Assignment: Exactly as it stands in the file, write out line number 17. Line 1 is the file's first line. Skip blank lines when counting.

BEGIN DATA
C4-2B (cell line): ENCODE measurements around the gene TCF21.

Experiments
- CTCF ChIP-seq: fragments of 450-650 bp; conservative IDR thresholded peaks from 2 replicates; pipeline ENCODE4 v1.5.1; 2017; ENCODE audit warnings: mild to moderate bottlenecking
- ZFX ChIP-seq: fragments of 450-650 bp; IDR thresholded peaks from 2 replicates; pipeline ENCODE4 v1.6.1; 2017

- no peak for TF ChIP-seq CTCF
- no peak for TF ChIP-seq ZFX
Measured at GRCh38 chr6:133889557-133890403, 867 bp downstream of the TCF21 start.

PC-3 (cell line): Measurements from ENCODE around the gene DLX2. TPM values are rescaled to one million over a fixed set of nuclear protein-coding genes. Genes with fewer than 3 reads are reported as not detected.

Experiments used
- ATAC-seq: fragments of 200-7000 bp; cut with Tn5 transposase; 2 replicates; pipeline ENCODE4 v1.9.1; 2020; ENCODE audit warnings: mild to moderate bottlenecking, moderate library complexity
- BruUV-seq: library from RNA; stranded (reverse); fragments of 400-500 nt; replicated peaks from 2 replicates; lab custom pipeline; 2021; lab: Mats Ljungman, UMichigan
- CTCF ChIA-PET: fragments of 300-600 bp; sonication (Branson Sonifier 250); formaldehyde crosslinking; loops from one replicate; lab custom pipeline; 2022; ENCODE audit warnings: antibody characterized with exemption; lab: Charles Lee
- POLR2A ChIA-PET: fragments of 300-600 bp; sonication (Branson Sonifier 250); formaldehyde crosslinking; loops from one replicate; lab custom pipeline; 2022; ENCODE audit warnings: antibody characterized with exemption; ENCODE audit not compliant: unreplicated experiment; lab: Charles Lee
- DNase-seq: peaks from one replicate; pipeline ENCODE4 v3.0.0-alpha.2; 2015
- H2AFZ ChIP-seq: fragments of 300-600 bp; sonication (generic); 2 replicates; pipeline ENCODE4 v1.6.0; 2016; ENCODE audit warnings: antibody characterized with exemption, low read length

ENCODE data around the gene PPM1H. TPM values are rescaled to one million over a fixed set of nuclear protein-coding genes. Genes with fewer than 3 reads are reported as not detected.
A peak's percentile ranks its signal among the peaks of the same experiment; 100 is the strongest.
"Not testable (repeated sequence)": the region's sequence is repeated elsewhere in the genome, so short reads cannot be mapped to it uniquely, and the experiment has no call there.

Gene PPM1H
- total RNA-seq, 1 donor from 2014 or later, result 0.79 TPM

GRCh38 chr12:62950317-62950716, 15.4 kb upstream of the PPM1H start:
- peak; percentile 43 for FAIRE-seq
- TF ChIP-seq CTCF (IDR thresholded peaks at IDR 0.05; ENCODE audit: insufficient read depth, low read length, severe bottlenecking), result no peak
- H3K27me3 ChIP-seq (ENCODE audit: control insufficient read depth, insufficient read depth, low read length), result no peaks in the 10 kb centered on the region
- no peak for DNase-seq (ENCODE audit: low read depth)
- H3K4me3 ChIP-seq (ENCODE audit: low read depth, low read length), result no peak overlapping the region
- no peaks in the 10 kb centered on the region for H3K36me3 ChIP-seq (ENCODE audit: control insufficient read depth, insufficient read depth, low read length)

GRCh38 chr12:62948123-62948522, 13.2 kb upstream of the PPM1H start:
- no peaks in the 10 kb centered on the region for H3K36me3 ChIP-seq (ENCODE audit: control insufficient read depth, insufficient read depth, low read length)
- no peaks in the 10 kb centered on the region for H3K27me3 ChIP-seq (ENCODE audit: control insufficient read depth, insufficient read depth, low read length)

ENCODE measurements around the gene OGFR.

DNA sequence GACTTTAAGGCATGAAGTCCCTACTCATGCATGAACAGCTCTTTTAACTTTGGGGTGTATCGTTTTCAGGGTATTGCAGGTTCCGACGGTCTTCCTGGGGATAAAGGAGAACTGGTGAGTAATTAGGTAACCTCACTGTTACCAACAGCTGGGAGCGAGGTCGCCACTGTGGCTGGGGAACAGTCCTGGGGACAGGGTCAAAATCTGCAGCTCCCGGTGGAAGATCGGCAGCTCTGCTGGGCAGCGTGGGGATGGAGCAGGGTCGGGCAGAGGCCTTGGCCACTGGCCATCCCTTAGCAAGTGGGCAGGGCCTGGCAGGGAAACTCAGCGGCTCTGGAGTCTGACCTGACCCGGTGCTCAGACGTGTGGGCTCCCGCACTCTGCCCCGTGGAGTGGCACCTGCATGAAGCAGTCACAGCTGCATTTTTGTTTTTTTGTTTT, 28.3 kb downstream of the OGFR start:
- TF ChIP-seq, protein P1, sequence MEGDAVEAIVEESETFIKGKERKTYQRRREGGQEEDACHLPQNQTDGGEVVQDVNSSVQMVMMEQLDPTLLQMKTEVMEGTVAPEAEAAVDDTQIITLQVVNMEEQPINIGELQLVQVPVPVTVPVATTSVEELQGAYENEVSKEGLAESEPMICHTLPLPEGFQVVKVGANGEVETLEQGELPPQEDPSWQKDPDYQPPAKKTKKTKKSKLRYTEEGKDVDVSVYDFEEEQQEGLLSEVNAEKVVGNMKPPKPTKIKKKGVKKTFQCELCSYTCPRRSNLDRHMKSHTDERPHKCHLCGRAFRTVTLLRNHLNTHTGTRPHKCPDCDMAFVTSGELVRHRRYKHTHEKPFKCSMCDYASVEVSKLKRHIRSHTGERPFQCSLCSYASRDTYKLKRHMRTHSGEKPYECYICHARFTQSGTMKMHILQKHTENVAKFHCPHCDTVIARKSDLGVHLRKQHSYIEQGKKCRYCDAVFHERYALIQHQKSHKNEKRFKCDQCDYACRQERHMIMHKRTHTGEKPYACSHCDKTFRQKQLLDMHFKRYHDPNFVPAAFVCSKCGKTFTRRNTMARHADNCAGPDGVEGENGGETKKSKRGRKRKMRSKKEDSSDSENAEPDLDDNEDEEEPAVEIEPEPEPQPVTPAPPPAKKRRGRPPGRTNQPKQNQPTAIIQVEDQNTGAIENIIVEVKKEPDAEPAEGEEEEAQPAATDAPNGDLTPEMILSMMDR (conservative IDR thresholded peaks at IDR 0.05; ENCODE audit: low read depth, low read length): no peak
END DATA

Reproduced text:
A peak's percentile ranks its signal among the peaks of the same experiment; 100 is the strongest.